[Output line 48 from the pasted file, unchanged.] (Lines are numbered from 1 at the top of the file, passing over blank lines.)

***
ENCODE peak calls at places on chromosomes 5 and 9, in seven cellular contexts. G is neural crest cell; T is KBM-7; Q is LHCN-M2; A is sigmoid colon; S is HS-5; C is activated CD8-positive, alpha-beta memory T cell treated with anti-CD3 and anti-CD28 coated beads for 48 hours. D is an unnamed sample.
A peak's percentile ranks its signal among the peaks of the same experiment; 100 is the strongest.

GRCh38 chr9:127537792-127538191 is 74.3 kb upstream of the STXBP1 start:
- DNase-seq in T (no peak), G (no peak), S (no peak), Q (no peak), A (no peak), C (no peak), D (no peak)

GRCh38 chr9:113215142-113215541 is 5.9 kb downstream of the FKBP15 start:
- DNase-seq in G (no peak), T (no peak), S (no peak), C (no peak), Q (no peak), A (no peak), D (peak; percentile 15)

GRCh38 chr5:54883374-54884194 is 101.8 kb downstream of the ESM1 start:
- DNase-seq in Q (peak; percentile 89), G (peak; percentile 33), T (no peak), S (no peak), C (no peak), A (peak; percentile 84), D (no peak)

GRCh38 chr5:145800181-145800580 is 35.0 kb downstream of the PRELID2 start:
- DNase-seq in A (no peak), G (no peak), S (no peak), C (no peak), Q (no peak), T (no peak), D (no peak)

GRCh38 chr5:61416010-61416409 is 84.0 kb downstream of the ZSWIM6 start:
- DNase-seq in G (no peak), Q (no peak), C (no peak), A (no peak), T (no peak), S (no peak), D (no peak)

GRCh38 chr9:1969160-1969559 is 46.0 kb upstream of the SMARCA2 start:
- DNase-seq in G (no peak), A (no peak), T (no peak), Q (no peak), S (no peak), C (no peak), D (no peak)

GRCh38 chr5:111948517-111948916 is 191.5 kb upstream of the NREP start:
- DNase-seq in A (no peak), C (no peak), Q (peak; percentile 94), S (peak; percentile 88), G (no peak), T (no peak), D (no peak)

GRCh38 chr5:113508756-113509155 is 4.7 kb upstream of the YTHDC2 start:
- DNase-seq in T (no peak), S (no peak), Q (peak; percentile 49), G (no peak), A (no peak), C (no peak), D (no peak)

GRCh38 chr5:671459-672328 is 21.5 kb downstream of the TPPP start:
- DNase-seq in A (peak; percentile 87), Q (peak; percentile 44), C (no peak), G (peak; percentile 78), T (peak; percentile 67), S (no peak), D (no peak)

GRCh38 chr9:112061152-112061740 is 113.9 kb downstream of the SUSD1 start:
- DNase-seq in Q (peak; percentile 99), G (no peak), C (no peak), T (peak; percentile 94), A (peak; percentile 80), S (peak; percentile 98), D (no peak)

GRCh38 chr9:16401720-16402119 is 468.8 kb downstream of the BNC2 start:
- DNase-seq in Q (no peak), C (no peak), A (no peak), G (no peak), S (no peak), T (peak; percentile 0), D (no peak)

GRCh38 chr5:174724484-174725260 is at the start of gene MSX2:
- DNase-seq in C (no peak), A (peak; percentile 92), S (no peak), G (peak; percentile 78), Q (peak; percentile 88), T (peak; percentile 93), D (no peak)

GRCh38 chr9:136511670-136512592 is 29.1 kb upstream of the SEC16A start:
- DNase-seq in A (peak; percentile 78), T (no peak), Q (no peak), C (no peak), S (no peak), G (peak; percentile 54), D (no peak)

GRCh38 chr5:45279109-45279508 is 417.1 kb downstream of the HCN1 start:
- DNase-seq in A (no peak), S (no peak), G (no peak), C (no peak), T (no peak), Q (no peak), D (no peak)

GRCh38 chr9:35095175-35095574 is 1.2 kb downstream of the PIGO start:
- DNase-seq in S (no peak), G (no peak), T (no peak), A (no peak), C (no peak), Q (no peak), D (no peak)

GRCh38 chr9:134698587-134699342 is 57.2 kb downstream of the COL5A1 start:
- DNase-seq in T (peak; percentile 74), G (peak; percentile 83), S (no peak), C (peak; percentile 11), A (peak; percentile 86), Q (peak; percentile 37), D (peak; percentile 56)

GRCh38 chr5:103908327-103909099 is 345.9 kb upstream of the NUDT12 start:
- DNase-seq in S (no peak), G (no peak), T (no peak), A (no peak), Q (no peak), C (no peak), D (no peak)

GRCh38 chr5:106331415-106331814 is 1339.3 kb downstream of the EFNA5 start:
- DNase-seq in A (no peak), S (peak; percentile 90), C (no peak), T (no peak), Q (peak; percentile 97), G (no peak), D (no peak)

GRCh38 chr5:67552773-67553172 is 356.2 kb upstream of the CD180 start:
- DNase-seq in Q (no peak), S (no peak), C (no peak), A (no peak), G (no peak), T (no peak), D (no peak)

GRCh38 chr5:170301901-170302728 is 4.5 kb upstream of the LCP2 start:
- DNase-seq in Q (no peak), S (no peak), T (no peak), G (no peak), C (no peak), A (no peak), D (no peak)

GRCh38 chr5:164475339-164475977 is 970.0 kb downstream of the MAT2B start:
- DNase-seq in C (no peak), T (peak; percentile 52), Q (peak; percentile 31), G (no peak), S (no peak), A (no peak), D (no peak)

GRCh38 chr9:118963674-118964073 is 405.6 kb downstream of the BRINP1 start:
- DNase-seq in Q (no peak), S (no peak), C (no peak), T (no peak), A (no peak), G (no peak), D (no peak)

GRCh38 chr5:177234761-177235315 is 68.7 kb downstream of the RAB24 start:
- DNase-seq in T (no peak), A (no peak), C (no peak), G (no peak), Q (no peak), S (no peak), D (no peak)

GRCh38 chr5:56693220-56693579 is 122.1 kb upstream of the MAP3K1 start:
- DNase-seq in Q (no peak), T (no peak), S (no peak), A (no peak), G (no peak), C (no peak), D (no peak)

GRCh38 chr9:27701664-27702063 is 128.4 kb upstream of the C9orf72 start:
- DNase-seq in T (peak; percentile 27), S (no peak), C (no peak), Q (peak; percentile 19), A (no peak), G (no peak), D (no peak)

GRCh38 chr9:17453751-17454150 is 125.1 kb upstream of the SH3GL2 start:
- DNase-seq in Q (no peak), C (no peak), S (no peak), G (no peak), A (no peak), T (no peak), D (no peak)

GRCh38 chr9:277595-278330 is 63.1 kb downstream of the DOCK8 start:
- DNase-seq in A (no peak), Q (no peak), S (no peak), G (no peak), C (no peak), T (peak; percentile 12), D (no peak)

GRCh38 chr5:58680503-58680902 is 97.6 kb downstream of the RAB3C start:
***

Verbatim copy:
- DNase-seq in T (no peak), A (no peak), C (no peak), G (no peak), Q (no peak), S (no peak), D (no peak)